Saturday, November 23, 2013

Being Poor is Part of my Culture

Privilege check: There were some things my family didn't have when I was growing up: new clothes, fresh vegetables, access to the internet, cable tv, etc. but we always had an adequate amount to eat, our house held in the warm and out the cold, and even though it was cramped with six of us, my family was (and still is) a loving one. We also had a loving network of friends and extended family who shared resources with us when we needed. I am endlessly thankful for all these resources. Because of them, I didn't really know we were poor until middle school and I realized that "cool" was something my parents couldn't afford (esp since my dad's business just went under). The comfort of love went a long way. I was poor, in my mind I still am, but, when it comes to my family (both blood and chosen) I have always been fortunate. Being poor taught me how to recognize and respect this fortune.

Today I came across something John Scalzi wrote about being poor. About every third thing on his list poem thudded hard in my chest with recognition.

I remember hoping that my friends wouldn't ever notice that I never asked them over.

In my childhood room I could always hear people upstairs or the radio programs my brother was listening to through the thin basement drywall. Sometimes I would stay awake until I was sure everyone else was asleep, just so I could hear the silence. Silence is a very decadent thing.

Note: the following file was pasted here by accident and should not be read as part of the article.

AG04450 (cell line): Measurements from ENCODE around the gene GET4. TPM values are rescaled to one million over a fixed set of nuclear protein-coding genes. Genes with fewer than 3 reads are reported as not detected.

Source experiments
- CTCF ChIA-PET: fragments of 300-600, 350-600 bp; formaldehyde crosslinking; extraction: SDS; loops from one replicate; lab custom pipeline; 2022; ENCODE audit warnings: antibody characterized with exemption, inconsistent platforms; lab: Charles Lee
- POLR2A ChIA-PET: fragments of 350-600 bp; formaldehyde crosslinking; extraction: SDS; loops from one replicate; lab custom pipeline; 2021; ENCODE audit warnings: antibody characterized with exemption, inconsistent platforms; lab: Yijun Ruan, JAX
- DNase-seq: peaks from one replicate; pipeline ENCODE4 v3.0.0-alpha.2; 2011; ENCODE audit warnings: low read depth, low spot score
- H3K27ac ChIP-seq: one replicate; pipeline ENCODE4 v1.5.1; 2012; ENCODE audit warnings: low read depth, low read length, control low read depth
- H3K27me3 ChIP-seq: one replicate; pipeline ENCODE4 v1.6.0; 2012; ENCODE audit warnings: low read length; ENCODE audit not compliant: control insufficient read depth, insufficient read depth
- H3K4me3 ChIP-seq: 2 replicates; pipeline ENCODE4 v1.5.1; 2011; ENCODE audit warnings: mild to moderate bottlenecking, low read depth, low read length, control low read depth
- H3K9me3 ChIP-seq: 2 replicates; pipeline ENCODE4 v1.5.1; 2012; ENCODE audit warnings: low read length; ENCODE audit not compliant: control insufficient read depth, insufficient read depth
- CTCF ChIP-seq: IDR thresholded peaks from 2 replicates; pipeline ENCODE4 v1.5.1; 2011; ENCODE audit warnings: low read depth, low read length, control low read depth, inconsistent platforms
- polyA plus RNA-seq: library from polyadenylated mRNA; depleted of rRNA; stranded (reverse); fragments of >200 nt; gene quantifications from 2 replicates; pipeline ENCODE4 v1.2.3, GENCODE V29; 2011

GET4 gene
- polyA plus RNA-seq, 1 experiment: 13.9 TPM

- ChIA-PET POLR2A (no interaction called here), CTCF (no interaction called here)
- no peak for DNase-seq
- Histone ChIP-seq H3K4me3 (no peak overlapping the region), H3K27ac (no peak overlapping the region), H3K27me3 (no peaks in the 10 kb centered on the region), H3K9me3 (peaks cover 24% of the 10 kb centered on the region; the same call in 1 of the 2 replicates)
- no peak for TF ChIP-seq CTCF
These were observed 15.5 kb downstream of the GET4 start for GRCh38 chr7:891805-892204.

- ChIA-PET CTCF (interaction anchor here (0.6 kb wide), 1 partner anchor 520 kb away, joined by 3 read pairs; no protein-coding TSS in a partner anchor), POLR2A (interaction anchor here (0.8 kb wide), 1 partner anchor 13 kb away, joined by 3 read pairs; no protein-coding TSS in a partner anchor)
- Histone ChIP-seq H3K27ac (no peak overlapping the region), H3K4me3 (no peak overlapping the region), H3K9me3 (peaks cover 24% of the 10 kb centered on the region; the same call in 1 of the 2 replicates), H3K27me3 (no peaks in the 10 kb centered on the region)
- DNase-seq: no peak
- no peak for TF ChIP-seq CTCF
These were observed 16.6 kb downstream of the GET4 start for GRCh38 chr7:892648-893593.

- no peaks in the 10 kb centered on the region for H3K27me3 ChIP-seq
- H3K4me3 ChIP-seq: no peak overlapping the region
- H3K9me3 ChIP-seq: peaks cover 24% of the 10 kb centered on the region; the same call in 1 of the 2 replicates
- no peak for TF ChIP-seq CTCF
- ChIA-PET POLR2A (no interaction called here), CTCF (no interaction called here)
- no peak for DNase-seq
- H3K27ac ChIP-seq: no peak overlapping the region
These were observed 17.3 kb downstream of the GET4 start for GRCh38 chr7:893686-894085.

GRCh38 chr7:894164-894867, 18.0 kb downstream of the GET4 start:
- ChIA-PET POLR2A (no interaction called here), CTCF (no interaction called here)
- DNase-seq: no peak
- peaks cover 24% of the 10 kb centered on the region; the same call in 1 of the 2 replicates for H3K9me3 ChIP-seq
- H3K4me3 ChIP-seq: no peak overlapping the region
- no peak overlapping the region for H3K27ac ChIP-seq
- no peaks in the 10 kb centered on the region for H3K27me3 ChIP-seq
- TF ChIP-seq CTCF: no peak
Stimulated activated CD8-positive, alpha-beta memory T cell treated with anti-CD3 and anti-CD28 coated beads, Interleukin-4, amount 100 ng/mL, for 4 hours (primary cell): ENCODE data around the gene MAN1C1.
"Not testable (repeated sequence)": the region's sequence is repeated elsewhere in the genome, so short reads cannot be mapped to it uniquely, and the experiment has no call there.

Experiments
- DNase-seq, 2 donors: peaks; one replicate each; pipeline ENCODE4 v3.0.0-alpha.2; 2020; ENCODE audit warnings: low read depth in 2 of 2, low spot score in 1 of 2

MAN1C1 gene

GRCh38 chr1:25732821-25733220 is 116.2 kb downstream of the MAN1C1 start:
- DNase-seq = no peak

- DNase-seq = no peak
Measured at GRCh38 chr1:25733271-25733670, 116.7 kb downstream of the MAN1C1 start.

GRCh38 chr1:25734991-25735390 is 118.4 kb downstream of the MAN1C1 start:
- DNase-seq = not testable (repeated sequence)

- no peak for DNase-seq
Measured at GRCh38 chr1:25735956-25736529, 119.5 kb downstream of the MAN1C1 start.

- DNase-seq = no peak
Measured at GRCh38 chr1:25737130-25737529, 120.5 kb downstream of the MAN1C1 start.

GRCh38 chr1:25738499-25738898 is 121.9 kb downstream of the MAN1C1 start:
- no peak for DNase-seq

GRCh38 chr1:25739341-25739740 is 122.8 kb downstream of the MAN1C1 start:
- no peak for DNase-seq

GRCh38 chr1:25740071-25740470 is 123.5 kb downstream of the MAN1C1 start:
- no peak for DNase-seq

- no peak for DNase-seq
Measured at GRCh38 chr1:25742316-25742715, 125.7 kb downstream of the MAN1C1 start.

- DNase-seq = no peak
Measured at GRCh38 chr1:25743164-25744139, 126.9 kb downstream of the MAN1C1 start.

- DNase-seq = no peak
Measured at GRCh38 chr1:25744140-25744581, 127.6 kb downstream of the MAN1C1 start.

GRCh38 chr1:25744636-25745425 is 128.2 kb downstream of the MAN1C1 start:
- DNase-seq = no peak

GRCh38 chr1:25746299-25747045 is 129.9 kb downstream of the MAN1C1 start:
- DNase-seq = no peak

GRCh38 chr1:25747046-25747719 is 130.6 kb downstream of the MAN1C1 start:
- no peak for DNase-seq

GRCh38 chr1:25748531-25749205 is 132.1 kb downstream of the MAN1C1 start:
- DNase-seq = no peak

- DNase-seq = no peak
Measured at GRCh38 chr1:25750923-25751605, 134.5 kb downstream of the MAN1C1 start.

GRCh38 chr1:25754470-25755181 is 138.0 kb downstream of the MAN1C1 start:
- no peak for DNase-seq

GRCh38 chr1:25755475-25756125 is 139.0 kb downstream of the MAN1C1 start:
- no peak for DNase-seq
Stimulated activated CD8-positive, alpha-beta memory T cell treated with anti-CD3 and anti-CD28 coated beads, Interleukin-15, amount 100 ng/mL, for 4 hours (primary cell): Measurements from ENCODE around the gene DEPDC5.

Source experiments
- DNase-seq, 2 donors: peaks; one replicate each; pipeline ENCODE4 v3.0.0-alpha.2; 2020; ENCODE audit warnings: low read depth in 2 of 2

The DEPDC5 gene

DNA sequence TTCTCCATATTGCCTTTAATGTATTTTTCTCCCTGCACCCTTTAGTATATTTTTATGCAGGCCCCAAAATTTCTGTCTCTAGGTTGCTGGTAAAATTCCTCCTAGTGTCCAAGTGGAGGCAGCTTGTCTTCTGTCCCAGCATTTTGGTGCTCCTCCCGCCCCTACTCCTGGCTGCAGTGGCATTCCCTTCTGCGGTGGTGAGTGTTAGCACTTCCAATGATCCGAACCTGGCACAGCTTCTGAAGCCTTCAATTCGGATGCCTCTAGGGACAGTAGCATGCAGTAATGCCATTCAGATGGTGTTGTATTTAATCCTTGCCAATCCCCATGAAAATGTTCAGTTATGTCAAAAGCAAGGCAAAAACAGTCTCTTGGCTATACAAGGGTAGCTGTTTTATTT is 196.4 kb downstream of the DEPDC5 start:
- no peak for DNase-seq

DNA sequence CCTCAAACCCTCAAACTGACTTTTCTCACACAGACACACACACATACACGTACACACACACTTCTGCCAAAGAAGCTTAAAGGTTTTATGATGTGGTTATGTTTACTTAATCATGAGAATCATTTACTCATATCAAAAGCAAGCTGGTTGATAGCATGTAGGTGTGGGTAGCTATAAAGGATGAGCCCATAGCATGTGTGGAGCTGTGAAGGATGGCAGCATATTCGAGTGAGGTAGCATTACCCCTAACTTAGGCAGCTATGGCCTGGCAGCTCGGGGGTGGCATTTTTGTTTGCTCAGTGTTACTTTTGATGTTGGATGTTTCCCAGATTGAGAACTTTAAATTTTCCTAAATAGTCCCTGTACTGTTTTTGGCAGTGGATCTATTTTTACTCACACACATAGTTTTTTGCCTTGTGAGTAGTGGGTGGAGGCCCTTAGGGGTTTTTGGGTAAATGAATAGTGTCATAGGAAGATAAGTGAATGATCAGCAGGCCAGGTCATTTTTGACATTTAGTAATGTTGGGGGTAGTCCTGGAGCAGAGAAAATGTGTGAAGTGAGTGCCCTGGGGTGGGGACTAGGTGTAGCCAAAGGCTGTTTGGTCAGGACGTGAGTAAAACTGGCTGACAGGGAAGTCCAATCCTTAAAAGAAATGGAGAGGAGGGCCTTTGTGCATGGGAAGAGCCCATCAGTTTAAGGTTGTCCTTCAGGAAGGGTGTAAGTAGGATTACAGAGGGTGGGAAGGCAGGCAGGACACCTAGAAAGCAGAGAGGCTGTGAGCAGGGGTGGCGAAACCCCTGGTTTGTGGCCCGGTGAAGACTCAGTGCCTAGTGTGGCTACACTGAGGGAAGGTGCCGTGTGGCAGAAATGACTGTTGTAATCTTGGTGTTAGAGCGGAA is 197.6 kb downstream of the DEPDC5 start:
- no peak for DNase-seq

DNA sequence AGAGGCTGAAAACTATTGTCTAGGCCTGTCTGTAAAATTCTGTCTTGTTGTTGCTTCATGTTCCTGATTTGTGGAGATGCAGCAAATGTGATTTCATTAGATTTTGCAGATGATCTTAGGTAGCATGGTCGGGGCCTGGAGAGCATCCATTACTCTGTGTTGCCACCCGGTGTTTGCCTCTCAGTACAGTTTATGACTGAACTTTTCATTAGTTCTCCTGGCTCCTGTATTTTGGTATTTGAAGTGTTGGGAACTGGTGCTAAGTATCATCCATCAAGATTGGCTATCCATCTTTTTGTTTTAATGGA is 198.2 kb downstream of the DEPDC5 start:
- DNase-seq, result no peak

It took me a few years after moving out to even realize what physical privacy was and how important and restorative I find it.

It doesn't matter that I can afford a thing or two these days. The thunder of poverty can darken my skies at any time.

In the laundromat when my partner asks if I have a tenner and I know for sure i don't he asks me to check my wallet. I don't want to let him see my empty wallet. I feel shame.

And that is all it takes for the insecurity to start.

Strange how easily paranoia about the dollar creeps back in. How the shame so simply slinks into your throat along with the cheap coffee.

These days I mostly live the middle class life yet so often it seems deeply foreign with me.

I've only just gotten over the nervousness that kicks in my stomach when I talk to waitstaff. Especially in restaurants with cloth napkins. Growing up the protocols for "going out to eat" meant standing in line in front of a counter ordering a happy meal and going to play in the play place. It was very special.

I feel the tug of resistance every time I step into a clothing shop that is not a thrift shop. Even when I can afford it, I feel guilty about paying full price, as if I have allowed the shops to cheat me and that were I more shrewd I could get a better deal.

Most days it doesn't matter that I can flex my bank account a little bit.
I am still in the cul de sac of my mind.
I'm still in the lost and found of my mind, looking for a freebee.
I am in the "don't lose that coat because we can't replace it" of my mind.

I'm still in the cheap knockoffs of my mind.
I still stuck in the distrust of my impulses.
I am still in the hand me downs of my mind.

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